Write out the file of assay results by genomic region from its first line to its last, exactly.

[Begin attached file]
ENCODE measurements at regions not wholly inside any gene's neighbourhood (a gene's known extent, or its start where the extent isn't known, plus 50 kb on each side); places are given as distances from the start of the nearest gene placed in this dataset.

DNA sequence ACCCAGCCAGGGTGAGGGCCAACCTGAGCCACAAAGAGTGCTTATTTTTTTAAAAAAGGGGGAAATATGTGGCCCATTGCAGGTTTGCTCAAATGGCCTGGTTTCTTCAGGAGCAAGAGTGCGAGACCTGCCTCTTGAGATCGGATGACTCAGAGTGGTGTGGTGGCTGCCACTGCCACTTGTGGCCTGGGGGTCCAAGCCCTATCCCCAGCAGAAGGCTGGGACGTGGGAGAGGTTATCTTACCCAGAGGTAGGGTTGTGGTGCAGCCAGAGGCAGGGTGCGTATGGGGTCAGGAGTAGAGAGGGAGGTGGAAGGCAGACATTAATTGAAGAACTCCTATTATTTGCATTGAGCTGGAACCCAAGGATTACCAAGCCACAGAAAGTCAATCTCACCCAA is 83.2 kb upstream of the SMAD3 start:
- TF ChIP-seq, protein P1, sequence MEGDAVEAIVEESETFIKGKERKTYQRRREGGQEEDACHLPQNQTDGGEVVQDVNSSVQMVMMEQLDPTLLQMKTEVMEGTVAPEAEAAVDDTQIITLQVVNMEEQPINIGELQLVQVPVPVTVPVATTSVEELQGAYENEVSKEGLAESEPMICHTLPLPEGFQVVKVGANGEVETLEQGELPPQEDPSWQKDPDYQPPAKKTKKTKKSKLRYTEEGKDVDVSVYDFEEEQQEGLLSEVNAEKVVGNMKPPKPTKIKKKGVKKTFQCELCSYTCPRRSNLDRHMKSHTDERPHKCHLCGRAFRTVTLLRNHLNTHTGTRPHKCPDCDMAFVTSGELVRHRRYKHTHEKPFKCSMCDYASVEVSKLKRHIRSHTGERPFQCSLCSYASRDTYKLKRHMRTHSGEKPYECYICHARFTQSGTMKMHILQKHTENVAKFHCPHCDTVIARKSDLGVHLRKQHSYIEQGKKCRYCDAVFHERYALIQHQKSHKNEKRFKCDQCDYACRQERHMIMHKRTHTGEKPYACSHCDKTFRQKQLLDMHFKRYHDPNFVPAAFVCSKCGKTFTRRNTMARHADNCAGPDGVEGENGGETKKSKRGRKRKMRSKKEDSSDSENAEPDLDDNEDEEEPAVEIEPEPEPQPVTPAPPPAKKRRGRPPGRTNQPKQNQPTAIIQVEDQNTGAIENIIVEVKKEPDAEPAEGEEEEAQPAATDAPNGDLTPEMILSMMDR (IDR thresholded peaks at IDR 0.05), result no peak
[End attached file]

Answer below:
ENCODE measurements at regions not wholly inside any gene's neighbourhood (a gene's known extent, or its start where the extent isn't known, plus 50 kb on each side); places are given as distances from the start of the nearest gene placed in this dataset.

DNA sequence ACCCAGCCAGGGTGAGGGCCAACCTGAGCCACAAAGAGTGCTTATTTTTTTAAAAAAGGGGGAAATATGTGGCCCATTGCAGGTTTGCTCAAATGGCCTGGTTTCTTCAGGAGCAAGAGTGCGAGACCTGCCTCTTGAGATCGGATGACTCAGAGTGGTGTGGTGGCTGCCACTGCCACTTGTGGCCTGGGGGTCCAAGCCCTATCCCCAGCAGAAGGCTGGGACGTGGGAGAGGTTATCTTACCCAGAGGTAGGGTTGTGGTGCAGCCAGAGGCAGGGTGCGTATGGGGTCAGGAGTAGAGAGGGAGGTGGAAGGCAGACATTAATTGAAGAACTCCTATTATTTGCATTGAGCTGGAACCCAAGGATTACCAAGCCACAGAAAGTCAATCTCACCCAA is 83.2 kb upstream of the SMAD3 start:
- TF ChIP-seq, protein P1, sequence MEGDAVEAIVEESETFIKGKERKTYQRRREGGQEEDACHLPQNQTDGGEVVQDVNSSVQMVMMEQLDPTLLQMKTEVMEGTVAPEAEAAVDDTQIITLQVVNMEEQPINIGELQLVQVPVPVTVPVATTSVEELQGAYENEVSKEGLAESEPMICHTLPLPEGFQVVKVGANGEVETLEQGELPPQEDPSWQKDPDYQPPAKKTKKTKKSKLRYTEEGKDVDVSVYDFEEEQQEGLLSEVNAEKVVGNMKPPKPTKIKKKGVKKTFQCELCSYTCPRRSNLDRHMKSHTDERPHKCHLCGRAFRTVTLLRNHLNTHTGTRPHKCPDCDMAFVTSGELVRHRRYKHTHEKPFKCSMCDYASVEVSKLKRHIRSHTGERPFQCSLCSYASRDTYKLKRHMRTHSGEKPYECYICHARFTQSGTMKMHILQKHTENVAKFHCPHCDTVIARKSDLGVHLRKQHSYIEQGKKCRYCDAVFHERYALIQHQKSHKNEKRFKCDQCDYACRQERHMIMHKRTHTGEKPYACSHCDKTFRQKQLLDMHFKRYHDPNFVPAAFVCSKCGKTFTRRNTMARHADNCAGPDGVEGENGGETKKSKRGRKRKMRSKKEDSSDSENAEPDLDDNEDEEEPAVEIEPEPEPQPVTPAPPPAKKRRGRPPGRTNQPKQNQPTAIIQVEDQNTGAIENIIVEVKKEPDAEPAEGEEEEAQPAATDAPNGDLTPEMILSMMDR (IDR thresholded peaks at IDR 0.05), result no peak